On 9th November, ITV showed a documentary, Undercover: Inside Britain's New Far-Right. It no longer seems to be on ITV's website, but is available at various points online, for example here.
Documentaries of this type were the staple of an earlier era - remember World In Action in the 1990s? The attempts to convince a sceptical public that a far-right terrorist machine was being established in Britain, via the group Combat 18? The security services, under pressure from cuts in an era that was post Soviet but pre 9/11, were needed to save us from this terrible menace. Similar programmes appeared on animal rights activists, and even the far-left. They did not age well.
Politically, this documentary was much more ambitious. It was about resisting Brexit and seeking to garner support for further controls on social media. My colleague Larry O'Hara explains this fully in his article here (17,000 words long so not suitable for people who can only deal with Tweets/sound-bites/You-tube videos)
Larry summarises his case thus:
The coverage of groups like Britain First, the National Front and Generation Identity (GI) was hardly convincing. For example, there was a lot of focus on GI “military style camps” which are a joke. What wasn’t mentioned were actual military-style camps that have taken place in the UK recently: the Siggurd camps (later rebranded as Legion camps).
1) the rather sad and isolated figure of failed UKIP leadership contender Anne Marie Waters is shown as having poor political judgement by consorting with fascists and, er, saying in private about Islam what she says in public
2) long term Searchlight/Hope Not Hate infiltrator Peter Rushton (whose card I marked back in 1994) is shown twice saying Brexit was about ‘Rights for Whites’. Not only do I disagree, I take strong exception to viewers being manipulated by a prepared script in this way. So strong was my exception I have taken the unprecedented step of quoting from one of many intelligence reports in our possession concerning various assets: in this instance one written about Rushton by his handlers in 2002 when he was under fire for being an infiltrator, though supported by the rather naive John Tyndall.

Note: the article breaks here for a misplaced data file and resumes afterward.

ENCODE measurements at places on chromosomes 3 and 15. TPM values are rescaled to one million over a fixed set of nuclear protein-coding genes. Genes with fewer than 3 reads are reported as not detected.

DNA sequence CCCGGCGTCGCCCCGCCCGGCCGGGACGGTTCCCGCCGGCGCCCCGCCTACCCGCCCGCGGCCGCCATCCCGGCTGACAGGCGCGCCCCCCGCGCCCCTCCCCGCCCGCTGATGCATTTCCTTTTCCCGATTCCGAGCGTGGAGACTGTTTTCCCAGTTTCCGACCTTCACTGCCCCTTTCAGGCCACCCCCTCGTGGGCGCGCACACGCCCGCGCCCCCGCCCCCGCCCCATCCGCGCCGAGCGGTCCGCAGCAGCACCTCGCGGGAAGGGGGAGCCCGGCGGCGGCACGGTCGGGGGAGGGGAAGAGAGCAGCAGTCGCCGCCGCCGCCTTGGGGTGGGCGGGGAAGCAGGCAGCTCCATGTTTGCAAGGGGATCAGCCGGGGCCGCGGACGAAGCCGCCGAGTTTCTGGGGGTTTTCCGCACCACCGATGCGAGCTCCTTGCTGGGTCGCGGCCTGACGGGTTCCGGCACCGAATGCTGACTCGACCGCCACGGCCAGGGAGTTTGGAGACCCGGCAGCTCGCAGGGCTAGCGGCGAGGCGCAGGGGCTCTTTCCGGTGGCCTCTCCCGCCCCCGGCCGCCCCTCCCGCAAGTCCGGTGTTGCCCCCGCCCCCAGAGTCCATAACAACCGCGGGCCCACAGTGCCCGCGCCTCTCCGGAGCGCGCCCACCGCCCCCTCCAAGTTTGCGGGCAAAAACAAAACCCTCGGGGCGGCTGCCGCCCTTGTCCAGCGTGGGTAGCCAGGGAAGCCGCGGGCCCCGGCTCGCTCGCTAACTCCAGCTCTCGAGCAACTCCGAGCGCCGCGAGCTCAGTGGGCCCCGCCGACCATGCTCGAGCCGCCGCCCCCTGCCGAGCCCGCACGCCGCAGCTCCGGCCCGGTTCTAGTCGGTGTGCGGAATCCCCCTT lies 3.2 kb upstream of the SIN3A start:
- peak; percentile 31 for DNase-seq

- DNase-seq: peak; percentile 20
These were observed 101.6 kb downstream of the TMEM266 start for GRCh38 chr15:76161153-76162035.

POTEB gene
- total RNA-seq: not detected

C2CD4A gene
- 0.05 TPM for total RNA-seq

3) I reveal for the first time the amounts paid to Hope Not Hate personnel by pro-EU group Better for Britain, especially interesting given HNHs charitable status and feigned neutrality during the EU referendum and since. HNH are far from neutral commentators on Brexit - they are players central to preventing its implementation.
The second strand of the show was about whipping up hysteria concerning social media. Which explains why an irrelevant group like Britain First had their strength and support exaggerated, and a group like Generation Identity, who barely exist in the UK, were given such prominence. What a coincidence (Not) that since the article was written it has transpired that both Britain First and Generation Identity have had their Twitter accounts suspended.
All this overlaps with the pro-Remainer conspiracy theories peddled by especially Carole Cadwalladr of the Guardian/Observer regarding Russian influence on the EU Referendum. I merely dip my toes into the seething whirlpool that is this debate, which I will return to elsewhere.
In any event, I trust the above has whetted the appetite of those of you interested in referenced argument on the important matters to alluded to above. I did raise many of these issues with the documentary-makers prior to publication, in emails to David Henshaw of Hardcash Productions, but they declined to reply.
They can dish it out, but can’t take it.